IRE-NY will not supply e-mails or other contact points of the attendees.
Cohen and co-organizer Maurice Tamman of Reuters enforced the “no speeches” rule. They refused to be photographed. Free access to the O’Dwyer website and library would have been offered to the journalists had there been an opportunity.
IRE/national is based at the University of Missouri J School. Its meeting this year is in San Francisco June 26-29 while last year’s was in San Antonio. Boston was the locale in 2012. IRE (EIN: 51-0166741) had $3.9M in cash/savings as of 2012 of which $3.1M is “permanently” restricted.
Mystery of Missing IRE Reporter Tapes
IRE/national hosted an all-day meeting Jan. 24 attended by 220 at City University of New York that had talks by 32 journalists including Walt Bogdanich and Dave Barstow of the New York Times, who have each won three Pulitzer Prizes.
The investigative techniques used by both, including pretending not to know much when approaching story targets, offering to provide information rather than looking for info, and nabbing subjects before they are “lawyered up,” were the two most important speeches.
Tapes would have been invaluable for PR people and reporters but, astoundingly, IRE said there was an equipment glitch and only four of the talks were properly recorded (not including B&B). Executive director Mark Horvit said IRE only had a single recorder and it “failed.”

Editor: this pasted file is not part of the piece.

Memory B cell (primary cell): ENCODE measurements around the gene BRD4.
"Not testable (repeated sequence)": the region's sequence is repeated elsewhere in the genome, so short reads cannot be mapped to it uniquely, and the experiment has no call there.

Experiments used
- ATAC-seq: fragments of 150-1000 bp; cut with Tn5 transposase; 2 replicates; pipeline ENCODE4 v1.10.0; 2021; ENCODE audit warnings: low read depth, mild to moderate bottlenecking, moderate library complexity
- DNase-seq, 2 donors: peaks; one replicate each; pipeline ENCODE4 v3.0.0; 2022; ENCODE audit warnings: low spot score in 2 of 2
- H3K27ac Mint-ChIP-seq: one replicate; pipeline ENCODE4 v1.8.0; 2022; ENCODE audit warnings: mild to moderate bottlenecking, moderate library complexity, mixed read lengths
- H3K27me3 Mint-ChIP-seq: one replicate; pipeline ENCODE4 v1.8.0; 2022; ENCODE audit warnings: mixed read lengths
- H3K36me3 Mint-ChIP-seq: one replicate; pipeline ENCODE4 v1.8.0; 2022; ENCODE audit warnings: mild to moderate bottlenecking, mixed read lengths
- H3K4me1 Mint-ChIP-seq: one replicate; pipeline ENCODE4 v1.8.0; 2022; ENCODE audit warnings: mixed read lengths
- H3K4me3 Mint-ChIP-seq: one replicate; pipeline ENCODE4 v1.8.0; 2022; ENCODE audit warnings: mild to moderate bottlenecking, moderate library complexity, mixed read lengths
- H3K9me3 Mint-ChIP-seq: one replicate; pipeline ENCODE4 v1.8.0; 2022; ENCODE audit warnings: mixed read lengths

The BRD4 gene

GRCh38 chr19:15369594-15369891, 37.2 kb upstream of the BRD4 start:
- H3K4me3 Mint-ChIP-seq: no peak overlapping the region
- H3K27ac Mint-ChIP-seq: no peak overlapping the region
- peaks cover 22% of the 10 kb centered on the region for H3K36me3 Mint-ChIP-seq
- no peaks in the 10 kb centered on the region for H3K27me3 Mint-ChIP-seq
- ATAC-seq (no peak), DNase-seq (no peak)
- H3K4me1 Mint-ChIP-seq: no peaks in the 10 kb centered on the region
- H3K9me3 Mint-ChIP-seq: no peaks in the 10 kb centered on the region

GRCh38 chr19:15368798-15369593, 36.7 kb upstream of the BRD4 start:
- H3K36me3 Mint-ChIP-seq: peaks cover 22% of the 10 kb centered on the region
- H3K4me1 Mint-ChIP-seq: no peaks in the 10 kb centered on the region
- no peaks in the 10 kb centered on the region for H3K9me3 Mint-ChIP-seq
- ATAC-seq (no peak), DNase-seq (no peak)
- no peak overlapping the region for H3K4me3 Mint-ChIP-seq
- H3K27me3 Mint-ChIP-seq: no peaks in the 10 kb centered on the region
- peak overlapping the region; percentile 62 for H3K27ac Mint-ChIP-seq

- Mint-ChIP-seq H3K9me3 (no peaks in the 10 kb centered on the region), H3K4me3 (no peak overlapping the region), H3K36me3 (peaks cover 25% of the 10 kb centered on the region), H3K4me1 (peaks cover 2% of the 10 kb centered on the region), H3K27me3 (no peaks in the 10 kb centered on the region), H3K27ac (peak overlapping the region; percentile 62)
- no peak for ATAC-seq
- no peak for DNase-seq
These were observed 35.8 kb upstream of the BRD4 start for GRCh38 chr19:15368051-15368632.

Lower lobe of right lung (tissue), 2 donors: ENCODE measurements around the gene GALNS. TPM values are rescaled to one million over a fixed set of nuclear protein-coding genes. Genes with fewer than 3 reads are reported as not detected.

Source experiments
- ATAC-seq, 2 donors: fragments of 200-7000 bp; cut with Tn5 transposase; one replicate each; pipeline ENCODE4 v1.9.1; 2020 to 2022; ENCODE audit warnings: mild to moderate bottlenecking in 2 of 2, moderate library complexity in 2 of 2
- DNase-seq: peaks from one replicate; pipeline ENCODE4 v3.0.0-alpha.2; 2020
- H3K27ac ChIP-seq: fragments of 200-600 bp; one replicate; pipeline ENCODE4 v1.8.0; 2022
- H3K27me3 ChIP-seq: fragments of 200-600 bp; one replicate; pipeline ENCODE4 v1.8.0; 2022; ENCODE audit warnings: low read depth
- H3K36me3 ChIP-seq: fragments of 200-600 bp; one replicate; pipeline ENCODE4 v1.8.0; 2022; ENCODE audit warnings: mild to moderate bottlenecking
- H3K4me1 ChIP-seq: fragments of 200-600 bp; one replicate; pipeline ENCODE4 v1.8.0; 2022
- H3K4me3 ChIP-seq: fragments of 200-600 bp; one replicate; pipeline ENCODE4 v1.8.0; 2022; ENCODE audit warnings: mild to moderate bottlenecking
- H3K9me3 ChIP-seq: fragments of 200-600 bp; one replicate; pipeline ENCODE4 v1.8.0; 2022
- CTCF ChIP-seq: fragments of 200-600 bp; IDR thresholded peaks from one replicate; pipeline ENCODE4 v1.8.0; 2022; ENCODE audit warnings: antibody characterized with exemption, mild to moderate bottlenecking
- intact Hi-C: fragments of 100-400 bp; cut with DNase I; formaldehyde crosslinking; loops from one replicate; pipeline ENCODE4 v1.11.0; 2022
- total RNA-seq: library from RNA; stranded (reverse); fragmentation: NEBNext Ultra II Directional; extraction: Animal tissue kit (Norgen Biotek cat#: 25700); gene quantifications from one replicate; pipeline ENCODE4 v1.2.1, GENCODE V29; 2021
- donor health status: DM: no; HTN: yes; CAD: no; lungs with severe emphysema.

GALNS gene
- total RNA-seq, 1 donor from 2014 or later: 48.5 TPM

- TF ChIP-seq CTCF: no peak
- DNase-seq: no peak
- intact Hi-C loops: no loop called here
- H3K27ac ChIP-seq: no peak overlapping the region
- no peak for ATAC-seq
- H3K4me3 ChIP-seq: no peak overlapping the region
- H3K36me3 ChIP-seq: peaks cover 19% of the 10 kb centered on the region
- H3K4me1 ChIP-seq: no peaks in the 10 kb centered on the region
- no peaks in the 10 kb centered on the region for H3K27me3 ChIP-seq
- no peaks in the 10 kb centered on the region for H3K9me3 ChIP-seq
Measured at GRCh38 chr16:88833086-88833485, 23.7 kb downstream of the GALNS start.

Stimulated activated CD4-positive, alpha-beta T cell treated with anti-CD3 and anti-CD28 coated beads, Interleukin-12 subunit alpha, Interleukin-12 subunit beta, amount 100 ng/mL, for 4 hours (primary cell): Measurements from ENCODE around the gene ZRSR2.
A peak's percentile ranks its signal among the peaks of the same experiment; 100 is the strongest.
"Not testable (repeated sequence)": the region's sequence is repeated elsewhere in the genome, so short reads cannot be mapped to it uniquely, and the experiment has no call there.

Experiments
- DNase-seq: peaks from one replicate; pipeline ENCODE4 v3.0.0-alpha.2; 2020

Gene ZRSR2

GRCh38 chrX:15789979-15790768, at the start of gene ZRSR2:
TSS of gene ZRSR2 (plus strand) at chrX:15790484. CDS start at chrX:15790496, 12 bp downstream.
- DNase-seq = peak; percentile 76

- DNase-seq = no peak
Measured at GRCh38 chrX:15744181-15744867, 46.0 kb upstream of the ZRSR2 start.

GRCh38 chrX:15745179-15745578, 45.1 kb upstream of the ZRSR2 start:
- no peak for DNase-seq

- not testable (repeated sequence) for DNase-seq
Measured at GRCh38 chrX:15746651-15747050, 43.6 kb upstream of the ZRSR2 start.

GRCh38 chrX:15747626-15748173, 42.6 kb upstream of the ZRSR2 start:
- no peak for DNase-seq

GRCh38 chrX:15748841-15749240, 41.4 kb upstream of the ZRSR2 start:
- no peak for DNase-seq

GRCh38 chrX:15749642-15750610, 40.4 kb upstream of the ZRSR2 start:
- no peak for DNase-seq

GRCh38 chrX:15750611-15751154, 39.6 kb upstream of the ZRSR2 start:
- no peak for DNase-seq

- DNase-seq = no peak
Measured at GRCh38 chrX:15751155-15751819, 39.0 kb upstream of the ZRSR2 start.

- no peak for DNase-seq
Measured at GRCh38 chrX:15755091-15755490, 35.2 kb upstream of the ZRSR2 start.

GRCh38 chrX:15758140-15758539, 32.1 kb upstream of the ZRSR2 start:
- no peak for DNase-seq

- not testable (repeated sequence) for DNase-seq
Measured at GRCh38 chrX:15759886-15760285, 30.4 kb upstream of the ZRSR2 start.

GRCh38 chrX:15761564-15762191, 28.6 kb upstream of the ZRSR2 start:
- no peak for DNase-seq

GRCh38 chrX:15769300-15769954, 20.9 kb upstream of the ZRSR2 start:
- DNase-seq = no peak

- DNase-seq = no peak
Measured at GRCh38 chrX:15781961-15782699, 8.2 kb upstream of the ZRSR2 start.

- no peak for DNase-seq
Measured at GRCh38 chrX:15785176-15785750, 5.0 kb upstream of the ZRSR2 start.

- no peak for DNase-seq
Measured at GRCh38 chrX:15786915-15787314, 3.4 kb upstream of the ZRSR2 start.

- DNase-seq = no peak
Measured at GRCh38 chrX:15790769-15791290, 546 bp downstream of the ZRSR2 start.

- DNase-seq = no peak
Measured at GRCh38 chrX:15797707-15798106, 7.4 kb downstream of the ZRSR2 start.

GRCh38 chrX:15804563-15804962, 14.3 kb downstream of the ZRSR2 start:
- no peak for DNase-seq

This strains credulity because the question arises as to when flaws in the equipment were discovered. The CUNY J school was bristling with video and audio equipment so it’s like someone dying of hunger in a supermarket. We spent the entire day at the CUNY session and no one told us about any recording problems. It was nearly two months before that explanation came out. We asked to address the group Jan. 24 but Horvit said there was no room although there was plenty of time between sessions.
The talks of B&B should have been videotaped and marketed widely to journalistic and PR audiences. Both have a lot to learn from an unprecedented peek into the minds of two of NYT’s top investigators.
Luckily, two Al Jazeera reporters, Lam Thuy Vo and Joanna Kao, took extensive notes which were published on the O’Dwyer website. The notes are also on the IRE website but seekers will have to work to find them.
Omnicom Meeting Tight as a Bolt
Worst meeting from a communications standpoint was the OMC stockholders session in Washington, D.C. May 20.